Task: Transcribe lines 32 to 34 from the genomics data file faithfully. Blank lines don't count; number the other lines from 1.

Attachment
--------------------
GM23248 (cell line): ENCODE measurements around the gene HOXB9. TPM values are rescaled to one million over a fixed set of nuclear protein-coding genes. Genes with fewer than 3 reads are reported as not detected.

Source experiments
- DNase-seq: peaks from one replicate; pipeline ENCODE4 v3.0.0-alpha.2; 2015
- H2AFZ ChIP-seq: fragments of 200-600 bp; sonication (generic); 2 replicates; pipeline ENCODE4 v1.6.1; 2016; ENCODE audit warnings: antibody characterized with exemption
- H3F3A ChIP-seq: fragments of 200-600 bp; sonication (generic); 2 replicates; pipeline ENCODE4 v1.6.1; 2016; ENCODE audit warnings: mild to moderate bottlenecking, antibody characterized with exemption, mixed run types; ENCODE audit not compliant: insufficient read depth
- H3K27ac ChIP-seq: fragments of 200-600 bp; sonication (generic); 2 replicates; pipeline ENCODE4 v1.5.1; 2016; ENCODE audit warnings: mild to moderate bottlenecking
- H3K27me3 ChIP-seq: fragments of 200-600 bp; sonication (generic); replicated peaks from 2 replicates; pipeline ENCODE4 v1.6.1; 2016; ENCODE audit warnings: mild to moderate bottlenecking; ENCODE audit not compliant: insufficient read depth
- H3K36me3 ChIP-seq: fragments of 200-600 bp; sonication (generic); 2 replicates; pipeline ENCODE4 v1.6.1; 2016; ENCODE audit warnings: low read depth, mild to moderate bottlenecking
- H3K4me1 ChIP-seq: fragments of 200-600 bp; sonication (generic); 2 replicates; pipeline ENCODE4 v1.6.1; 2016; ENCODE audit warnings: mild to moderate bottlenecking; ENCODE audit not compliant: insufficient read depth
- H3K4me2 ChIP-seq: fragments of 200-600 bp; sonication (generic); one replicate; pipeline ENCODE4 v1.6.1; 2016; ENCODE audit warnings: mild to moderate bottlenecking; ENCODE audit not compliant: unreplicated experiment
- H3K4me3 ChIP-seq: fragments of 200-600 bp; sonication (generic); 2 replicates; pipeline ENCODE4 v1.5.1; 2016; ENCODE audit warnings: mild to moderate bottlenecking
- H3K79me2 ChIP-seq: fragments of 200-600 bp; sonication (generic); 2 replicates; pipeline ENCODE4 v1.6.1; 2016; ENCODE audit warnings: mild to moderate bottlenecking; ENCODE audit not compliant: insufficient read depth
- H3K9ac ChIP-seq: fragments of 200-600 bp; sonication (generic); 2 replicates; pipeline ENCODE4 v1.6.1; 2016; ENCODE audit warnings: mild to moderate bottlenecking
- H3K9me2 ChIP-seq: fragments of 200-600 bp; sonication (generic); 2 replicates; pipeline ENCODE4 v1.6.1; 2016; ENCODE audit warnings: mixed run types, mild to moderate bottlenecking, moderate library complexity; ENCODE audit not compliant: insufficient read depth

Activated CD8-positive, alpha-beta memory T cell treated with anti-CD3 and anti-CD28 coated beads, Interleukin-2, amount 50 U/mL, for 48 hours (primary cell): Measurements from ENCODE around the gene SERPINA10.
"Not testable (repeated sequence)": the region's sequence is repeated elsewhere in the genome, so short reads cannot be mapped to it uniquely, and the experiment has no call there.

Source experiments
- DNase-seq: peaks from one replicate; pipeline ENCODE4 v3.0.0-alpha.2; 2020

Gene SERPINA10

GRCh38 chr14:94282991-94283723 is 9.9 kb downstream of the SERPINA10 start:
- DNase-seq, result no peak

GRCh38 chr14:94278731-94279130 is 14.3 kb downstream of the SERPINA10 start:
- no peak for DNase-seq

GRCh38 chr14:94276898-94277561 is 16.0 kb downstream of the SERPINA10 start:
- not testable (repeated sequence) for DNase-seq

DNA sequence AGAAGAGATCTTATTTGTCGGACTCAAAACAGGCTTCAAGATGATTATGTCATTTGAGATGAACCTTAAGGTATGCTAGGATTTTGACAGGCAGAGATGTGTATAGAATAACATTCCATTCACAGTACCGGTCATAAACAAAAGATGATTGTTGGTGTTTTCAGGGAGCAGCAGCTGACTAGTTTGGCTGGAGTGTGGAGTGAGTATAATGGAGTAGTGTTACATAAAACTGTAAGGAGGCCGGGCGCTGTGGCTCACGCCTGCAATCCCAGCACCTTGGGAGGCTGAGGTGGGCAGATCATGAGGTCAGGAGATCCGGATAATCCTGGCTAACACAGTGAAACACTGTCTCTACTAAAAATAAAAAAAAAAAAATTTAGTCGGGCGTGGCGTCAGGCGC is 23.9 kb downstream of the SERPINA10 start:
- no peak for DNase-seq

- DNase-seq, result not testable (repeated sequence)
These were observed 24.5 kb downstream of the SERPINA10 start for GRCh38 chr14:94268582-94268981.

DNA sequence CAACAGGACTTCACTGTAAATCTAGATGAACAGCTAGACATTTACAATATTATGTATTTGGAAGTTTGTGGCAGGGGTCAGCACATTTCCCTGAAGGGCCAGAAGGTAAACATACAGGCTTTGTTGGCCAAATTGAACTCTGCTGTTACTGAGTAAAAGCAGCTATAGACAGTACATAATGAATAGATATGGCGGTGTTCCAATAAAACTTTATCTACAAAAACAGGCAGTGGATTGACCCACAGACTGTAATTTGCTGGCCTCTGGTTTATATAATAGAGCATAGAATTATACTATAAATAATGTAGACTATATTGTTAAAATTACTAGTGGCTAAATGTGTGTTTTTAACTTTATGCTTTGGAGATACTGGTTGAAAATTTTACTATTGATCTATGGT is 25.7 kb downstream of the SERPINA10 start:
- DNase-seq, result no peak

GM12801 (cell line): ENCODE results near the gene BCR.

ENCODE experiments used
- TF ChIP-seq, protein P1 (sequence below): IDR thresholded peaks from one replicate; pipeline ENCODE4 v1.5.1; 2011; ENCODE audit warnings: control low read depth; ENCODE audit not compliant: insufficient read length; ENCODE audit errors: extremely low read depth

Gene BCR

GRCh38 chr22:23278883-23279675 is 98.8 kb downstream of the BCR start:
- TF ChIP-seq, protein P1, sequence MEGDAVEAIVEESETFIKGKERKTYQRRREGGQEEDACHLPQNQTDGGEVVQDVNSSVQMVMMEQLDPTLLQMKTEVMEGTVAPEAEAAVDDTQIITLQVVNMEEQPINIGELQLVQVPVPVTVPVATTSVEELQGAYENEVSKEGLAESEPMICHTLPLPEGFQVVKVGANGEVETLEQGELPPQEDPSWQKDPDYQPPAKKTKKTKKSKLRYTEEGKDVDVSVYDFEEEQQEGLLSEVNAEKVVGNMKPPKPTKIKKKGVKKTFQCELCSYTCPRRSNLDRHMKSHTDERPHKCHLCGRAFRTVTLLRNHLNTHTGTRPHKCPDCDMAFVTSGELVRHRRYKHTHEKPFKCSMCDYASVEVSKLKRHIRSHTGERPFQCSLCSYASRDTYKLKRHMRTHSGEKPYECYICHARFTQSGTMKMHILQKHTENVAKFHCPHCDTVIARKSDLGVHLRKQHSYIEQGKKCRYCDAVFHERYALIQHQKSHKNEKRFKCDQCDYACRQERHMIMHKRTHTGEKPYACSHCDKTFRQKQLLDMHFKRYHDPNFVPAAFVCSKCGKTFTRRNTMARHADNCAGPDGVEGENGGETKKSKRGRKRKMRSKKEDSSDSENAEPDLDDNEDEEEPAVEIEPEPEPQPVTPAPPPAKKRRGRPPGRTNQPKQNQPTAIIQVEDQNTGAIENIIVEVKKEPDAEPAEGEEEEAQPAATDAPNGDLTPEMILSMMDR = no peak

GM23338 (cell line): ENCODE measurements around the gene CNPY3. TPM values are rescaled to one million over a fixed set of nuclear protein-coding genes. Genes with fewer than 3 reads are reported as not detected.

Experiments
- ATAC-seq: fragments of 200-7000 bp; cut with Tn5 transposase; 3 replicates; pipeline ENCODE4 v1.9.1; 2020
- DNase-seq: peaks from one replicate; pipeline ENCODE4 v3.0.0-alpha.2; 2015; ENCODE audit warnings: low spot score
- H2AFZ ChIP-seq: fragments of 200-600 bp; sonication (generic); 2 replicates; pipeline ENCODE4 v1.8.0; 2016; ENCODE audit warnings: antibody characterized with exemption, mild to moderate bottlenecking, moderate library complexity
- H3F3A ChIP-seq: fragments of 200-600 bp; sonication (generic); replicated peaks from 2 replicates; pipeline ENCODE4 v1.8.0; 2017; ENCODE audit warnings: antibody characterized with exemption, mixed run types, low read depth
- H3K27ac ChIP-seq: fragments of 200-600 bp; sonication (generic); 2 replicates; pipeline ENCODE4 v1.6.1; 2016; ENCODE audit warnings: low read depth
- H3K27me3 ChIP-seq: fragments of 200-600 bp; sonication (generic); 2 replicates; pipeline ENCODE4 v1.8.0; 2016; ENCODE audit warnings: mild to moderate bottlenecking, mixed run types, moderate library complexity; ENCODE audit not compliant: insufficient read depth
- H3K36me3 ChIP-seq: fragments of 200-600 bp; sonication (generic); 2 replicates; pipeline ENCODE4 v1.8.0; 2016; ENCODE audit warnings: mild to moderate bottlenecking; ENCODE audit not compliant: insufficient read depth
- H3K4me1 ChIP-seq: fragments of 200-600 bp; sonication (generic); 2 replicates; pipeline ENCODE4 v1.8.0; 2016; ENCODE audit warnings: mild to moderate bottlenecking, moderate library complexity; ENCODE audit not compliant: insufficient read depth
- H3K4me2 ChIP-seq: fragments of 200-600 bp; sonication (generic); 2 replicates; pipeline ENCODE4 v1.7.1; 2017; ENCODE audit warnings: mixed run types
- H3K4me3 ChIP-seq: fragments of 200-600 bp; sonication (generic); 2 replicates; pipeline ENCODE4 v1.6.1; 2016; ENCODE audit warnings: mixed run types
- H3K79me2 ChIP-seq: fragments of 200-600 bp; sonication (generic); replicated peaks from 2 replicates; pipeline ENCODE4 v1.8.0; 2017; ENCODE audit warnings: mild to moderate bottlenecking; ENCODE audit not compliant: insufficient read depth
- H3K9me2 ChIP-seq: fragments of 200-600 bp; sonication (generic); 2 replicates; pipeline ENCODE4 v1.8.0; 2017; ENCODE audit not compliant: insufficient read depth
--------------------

GM12801 (cell line): ENCODE results near the gene BCR.

ENCODE experiments used
- TF ChIP-seq, protein P1 (sequence below): IDR thresholded peaks from one replicate; pipeline ENCODE4 v1.5.1; 2011; ENCODE audit warnings: control low read depth; ENCODE audit not compliant: insufficient read length; ENCODE audit errors: extremely low read depth